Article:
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FDA Label Tolerances

FDA Label

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#1 kettlecorn

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Posted 17 June 2019 - 08:40 PM

Hi everyone,

 

So this is my first post, but I've been reading this forum for a while and have really learned a lot. I've not been in QA for long, but I recently became PCQI certified and have working to bring our Food Safety plan up to FSMA standards. I have a very specific question about product labeling. We produce savory snacks (chips, popcorn) and we are in the process of setting up labels for a new customer. The problem is that we have been getting variations in our macros even on products of the same batch, specifically in the protein. We mix the product with a protein (whey) powder, but the problem is that the process we use makes it almost impossible to get the exact same distribution of powder across each batch, so when we send it out for testing, different packages within a batch can differ by as much as 0.4 gram per serving in protein, which makes a difference because it would two different label results. (The average across batches are the same.) My boss has said he heard from another QA person that the FDA allows larger tolerances for things like our products because of the greater chances for variability. Does anyone know if this is true, and, if so where I can find it in the Code of Federal regulations?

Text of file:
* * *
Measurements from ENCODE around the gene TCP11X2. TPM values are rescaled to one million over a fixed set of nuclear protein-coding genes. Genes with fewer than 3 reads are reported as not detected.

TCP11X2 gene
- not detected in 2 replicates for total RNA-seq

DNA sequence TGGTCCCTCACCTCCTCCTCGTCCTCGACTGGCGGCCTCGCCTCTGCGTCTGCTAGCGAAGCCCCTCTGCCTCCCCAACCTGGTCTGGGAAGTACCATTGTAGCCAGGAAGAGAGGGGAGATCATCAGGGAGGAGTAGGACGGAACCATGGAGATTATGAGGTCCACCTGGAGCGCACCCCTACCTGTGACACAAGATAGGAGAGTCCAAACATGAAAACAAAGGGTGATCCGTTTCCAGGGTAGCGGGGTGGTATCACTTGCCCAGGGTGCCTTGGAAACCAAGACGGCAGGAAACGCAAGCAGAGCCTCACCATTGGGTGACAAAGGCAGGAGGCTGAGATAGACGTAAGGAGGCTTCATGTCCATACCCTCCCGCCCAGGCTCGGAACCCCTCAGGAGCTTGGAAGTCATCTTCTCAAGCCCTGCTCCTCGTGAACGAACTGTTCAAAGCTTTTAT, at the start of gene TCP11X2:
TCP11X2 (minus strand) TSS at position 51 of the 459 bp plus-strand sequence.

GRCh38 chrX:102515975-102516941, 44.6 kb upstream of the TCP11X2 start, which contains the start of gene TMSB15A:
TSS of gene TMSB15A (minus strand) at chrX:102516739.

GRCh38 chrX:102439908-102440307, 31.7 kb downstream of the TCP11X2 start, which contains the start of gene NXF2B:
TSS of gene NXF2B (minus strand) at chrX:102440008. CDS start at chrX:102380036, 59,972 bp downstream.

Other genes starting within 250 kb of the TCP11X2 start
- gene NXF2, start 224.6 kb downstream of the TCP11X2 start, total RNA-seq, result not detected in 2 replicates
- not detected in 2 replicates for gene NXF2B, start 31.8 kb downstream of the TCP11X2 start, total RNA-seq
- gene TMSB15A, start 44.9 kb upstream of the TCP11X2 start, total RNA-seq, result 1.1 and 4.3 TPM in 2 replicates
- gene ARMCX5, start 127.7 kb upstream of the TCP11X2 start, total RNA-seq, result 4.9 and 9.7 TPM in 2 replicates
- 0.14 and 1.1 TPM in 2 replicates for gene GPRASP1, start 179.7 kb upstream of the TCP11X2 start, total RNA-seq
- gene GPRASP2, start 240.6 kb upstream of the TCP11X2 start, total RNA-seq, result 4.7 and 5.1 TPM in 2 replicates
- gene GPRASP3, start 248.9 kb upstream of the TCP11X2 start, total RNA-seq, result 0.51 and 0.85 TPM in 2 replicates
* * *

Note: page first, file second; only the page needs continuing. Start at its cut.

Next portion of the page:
The only thing I can find is from 21 CFR 101.9 (g), but it simply says the claims per serving for protein for Class II must be 80 percent of the value declared on the label. Since none of our ingredients contain added nutrients, we should classify as Class II, and, as I understand it, as long as we have 12 subsamples to be taken from 12 randomly chosen cases to be representative of a lot that fit the rounding requirements set out elsewhere in the Code, we should be good.